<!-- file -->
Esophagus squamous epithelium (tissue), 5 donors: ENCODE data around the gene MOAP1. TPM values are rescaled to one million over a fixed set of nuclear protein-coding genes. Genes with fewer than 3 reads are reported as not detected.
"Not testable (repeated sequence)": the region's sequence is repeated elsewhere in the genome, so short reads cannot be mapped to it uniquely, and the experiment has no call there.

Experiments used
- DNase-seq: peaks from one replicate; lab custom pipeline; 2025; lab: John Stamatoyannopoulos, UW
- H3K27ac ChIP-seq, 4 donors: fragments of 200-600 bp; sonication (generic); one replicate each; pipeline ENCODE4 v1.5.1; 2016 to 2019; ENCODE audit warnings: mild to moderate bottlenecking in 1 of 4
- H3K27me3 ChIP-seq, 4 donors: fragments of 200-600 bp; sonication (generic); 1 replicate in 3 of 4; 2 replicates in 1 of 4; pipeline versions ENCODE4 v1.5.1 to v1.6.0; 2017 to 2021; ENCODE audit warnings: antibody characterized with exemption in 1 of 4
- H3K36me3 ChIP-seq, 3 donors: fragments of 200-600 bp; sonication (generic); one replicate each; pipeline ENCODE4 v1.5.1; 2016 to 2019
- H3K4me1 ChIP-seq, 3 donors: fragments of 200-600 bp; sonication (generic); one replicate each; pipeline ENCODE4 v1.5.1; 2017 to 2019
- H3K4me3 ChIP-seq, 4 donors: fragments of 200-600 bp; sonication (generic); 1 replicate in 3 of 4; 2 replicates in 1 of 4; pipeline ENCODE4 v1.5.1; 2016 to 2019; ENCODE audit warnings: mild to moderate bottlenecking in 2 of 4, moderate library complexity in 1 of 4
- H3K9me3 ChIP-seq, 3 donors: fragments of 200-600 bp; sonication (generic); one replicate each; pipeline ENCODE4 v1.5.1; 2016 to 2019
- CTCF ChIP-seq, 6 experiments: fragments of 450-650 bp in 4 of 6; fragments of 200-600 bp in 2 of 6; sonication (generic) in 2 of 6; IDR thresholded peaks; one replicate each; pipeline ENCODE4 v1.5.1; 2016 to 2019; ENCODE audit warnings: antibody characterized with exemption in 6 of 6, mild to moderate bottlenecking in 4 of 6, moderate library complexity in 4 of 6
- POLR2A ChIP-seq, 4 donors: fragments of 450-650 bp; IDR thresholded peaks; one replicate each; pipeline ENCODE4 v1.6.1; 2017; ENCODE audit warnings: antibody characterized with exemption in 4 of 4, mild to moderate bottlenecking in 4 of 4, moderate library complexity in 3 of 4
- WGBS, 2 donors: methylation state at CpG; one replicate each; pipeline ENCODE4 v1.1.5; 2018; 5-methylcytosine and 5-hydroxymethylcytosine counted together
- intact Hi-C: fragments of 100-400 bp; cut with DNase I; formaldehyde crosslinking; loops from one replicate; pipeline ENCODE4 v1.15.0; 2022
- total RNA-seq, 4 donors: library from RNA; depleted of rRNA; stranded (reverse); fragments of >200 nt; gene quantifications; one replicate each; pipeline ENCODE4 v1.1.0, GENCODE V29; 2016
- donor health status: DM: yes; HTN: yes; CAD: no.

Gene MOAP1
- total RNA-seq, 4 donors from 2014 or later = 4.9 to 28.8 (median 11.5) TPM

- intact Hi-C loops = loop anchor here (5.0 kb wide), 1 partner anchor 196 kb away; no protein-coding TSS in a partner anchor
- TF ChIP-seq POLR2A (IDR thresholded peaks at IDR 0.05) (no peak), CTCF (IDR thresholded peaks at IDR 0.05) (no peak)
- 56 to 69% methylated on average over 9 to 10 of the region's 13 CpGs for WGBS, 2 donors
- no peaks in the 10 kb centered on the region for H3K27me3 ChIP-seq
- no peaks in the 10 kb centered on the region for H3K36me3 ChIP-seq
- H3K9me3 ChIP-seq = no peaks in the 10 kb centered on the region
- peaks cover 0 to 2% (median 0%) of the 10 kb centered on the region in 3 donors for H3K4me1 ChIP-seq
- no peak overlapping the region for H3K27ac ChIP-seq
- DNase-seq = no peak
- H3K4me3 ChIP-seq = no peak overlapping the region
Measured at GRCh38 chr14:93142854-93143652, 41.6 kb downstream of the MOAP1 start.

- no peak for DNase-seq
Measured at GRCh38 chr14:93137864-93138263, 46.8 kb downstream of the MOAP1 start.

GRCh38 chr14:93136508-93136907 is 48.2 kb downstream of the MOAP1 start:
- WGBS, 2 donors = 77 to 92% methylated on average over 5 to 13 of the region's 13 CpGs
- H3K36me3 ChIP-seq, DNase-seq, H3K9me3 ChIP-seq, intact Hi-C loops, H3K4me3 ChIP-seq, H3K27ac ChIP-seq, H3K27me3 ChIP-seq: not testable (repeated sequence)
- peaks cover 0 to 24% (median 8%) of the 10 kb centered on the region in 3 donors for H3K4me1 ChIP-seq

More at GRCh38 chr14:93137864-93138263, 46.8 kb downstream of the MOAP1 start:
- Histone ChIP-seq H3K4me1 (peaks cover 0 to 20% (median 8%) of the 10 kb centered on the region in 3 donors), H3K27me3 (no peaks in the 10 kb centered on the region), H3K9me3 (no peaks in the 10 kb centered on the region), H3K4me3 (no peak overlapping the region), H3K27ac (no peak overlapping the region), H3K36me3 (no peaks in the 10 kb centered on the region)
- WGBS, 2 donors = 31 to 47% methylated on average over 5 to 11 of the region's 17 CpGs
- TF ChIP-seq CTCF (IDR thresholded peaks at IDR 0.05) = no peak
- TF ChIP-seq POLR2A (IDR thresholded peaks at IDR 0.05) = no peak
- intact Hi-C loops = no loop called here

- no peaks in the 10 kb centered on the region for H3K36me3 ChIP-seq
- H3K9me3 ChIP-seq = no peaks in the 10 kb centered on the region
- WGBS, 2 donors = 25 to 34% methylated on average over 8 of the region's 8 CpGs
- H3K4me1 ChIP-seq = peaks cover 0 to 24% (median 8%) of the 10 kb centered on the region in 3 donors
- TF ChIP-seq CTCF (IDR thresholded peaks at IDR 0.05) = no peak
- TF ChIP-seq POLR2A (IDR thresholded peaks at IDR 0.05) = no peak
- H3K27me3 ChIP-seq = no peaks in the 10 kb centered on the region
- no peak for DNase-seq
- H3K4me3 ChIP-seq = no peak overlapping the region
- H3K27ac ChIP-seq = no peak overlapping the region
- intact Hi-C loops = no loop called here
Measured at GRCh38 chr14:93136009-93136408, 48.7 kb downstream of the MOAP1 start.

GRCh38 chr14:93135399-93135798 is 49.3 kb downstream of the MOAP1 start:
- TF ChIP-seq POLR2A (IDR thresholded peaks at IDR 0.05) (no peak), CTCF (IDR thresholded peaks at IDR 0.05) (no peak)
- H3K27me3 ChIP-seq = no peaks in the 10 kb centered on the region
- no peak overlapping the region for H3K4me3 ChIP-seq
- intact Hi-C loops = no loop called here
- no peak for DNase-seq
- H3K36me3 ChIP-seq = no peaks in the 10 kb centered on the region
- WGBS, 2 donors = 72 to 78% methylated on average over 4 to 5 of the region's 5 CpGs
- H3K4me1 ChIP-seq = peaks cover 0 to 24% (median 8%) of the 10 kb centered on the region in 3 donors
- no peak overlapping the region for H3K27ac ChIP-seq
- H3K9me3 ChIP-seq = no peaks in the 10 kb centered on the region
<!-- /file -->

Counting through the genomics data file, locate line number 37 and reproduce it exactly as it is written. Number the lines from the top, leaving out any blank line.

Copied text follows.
- Histone ChIP-seq H3K4me1 (peaks cover 0 to 20% (median 8%) of the 10 kb centered on the region in 3 donors), H3K27me3 (no peaks in the 10 kb centered on the region), H3K9me3 (no peaks in the 10 kb centered on the region), H3K4me3 (no peak overlapping the region), H3K27ac (no peak overlapping the region), H3K36me3 (no peaks in the 10 kb centered on the region)